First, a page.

The contract offered to Stagecoach was described by the company as a "time-marking deal" - all other franchises have been for between seven and 15 years.
Visitors to the island are often surprised to find that trains on the line from Ryde Pier to Shanklin are 55-year-old former London Underground stock rescued from the scrapyard. However, Brian Cox, the Stagecoach director who will chair the company running the line, said yesterday that there were plans for a renaissance of the line. "We plan to increase the number of passengers by offering discounted fares ... and by using our other transport businesses to bring more people to the island," he said. At present, 780,000 people use the line annually, paying pounds 729,000.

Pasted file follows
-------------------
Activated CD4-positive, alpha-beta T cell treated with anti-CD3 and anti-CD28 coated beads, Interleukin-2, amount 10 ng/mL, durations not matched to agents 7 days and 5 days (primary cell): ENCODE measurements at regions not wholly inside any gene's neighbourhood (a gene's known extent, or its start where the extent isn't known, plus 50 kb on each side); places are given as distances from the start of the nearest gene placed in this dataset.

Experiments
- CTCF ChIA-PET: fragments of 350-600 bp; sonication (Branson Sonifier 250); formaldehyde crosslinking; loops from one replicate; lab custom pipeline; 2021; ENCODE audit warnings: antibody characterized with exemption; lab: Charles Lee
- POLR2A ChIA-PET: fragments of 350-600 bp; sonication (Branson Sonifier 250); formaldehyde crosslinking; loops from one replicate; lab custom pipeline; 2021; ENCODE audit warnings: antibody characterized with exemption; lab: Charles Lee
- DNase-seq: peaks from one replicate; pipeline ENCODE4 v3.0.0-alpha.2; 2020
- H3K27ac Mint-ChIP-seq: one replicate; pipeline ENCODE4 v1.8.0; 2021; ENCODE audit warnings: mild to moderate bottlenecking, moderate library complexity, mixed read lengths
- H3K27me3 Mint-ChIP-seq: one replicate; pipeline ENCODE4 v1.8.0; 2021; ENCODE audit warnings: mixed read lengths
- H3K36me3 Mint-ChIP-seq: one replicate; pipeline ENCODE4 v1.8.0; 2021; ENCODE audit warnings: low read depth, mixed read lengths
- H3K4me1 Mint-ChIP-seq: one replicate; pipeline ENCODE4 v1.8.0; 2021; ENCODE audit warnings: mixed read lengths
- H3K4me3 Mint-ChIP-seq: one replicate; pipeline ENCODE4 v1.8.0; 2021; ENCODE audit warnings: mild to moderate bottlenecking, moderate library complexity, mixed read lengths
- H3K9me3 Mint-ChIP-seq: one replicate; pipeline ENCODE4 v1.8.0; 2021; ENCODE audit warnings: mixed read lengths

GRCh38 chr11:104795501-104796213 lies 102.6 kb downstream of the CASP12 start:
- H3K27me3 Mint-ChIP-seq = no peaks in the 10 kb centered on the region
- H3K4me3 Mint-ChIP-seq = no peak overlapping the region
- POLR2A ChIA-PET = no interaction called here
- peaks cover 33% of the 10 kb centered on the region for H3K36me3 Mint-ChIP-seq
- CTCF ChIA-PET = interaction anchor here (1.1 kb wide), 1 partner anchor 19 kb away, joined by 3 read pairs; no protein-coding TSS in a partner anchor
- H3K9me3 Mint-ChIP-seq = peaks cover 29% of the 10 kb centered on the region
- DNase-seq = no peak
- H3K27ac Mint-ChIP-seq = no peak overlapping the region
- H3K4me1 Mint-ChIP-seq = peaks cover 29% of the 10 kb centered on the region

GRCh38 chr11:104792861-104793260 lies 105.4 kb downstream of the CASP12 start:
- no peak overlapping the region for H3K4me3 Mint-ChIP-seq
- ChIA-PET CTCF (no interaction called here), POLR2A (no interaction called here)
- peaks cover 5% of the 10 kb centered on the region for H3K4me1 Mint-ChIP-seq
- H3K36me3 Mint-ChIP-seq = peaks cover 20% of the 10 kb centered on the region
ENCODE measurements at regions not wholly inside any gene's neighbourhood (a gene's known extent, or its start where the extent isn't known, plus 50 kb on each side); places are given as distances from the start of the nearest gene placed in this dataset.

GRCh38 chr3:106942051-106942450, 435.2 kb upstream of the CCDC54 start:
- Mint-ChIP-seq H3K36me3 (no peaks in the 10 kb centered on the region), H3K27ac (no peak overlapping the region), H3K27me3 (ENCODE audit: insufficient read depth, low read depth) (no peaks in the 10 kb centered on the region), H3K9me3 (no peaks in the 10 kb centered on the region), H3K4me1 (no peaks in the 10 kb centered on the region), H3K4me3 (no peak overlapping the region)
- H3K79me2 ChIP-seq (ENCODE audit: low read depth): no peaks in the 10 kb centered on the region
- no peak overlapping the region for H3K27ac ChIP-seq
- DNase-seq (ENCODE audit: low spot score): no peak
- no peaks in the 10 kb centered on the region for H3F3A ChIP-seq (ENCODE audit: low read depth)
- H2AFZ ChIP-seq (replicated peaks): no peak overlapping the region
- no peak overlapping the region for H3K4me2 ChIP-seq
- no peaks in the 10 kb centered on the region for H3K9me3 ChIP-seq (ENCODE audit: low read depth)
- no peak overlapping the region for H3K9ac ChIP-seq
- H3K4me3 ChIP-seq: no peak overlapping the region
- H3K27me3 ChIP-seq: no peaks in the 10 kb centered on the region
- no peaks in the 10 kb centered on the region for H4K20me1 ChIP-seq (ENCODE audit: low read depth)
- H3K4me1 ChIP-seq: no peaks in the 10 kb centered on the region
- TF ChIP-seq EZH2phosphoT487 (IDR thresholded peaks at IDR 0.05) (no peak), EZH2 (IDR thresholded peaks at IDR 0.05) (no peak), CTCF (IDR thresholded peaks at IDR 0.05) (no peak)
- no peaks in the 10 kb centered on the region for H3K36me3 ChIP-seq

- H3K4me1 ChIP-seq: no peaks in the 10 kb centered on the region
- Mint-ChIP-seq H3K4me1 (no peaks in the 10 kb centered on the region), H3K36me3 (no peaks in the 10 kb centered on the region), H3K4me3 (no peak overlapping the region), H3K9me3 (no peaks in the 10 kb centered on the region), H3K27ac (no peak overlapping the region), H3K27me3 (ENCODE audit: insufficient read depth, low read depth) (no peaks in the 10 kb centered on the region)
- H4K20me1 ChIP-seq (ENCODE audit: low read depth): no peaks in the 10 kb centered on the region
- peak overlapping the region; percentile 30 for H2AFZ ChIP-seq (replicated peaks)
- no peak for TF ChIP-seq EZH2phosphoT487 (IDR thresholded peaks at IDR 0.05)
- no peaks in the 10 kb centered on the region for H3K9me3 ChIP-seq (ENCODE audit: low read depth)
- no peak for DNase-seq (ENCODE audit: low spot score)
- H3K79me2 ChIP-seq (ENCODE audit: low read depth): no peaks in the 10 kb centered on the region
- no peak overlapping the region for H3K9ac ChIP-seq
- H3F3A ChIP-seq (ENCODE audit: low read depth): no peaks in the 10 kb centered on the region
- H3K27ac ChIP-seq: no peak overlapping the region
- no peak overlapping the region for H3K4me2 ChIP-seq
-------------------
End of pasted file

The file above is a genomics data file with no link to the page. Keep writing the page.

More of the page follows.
Stagecoach, which has said that 10 out of the 44 jobs on the line must go, will be given pounds 2m in subsidy in the first year, compared with pounds 2.4m received by British Rail.
Stagecoach beat off competition from several other companies which had plans to refurbish or extend services. Mr Cox promised that the same number of services would be operated over the lifetime of the services.
And, as with all franchises, Stagecoach will be expected to improve punctuality and reliability.